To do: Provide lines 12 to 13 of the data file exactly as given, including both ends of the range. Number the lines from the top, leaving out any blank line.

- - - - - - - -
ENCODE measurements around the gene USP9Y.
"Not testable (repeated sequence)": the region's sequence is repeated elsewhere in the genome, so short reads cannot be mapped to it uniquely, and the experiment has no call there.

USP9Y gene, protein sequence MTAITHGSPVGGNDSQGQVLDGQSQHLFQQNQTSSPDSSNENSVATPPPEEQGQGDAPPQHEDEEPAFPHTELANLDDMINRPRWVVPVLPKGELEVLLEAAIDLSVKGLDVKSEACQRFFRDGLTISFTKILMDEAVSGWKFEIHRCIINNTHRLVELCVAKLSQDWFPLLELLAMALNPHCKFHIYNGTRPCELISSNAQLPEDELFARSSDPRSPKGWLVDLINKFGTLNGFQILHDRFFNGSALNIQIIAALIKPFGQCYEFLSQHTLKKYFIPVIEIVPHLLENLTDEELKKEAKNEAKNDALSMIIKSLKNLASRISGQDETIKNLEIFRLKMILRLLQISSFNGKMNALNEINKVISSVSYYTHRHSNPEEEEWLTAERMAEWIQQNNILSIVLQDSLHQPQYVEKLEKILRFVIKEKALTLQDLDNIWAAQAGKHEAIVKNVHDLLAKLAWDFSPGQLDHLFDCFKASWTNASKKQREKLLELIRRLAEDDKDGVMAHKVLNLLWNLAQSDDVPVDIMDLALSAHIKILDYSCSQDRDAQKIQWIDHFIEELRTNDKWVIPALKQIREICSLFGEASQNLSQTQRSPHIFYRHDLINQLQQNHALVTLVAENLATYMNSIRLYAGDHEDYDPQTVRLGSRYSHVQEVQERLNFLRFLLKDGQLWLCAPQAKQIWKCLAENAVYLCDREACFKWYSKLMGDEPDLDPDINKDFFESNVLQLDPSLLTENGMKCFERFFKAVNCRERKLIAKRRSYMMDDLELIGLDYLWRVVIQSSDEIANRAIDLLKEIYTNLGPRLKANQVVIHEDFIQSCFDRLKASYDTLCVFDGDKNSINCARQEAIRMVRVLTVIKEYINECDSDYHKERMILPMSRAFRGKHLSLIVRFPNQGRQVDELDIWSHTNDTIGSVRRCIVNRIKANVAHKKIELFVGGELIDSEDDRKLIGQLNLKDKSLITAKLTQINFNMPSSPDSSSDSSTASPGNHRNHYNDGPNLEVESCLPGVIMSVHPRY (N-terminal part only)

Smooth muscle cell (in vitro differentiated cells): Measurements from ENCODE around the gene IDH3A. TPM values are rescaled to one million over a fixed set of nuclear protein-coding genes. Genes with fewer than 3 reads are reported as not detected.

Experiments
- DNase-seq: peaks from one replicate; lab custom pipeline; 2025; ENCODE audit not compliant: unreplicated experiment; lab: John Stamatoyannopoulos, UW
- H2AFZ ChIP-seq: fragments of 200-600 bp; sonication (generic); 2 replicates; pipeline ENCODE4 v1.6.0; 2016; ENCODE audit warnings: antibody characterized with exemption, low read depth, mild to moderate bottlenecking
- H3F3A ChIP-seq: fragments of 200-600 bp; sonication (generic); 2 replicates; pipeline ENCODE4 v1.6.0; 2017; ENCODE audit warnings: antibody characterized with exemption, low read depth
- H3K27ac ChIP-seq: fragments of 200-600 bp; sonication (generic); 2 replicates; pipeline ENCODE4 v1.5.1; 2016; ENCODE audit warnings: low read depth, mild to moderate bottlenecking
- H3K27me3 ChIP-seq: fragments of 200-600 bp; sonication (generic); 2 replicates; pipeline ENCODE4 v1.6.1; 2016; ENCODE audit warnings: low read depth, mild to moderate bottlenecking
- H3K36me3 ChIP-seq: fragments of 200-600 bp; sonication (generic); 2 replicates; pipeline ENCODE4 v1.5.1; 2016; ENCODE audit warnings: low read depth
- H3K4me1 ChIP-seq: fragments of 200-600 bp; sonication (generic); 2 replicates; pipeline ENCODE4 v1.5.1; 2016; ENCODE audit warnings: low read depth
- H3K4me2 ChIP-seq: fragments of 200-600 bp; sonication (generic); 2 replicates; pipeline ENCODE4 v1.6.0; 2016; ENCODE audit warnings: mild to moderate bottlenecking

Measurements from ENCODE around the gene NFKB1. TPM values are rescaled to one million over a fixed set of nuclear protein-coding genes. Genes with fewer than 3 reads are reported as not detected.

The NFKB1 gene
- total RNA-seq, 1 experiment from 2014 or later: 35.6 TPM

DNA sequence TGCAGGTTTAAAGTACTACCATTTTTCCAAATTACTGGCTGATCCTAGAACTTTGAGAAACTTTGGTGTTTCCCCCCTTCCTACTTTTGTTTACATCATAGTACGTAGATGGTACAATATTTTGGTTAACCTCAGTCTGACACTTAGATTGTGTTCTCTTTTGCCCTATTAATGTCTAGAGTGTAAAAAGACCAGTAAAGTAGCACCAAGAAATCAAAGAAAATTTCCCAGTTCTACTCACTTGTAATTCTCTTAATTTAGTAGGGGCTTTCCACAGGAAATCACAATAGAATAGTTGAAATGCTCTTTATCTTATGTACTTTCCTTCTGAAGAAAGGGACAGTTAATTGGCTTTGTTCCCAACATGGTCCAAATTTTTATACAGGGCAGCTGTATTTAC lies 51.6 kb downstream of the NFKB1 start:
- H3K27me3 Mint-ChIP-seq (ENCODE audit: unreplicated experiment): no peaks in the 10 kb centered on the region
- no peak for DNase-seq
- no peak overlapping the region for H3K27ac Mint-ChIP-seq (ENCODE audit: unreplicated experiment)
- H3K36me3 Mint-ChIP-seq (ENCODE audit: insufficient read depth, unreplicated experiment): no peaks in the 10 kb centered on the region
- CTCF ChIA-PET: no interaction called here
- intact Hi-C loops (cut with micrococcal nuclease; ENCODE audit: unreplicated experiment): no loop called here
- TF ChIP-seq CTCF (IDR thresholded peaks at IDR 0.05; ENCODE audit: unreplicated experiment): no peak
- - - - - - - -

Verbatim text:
- H3K4me1 ChIP-seq: fragments of 200-600 bp; sonication (generic); 2 replicates; pipeline ENCODE4 v1.5.1; 2016; ENCODE audit warnings: low read depth
- H3K4me2 ChIP-seq: fragments of 200-600 bp; sonication (generic); 2 replicates; pipeline ENCODE4 v1.6.0; 2016; ENCODE audit warnings: mild to moderate bottlenecking